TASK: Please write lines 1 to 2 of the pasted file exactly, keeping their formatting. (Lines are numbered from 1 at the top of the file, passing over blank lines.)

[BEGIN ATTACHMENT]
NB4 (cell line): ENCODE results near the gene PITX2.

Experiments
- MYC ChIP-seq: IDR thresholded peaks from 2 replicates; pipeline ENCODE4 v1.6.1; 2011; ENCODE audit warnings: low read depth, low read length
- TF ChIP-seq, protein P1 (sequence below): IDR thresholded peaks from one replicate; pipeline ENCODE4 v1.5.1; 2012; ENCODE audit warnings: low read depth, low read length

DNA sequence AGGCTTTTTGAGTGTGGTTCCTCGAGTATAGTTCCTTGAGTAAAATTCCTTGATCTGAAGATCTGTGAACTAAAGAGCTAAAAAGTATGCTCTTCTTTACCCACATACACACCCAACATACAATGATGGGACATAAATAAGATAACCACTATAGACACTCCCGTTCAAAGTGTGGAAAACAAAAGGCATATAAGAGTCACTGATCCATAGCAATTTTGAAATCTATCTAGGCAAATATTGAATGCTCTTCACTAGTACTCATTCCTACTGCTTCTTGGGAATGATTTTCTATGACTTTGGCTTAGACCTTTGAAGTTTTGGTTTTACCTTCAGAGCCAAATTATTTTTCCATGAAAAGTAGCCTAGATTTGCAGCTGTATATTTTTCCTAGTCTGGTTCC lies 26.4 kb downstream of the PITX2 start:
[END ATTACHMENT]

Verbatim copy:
NB4 (cell line): ENCODE results near the gene PITX2.

Experiments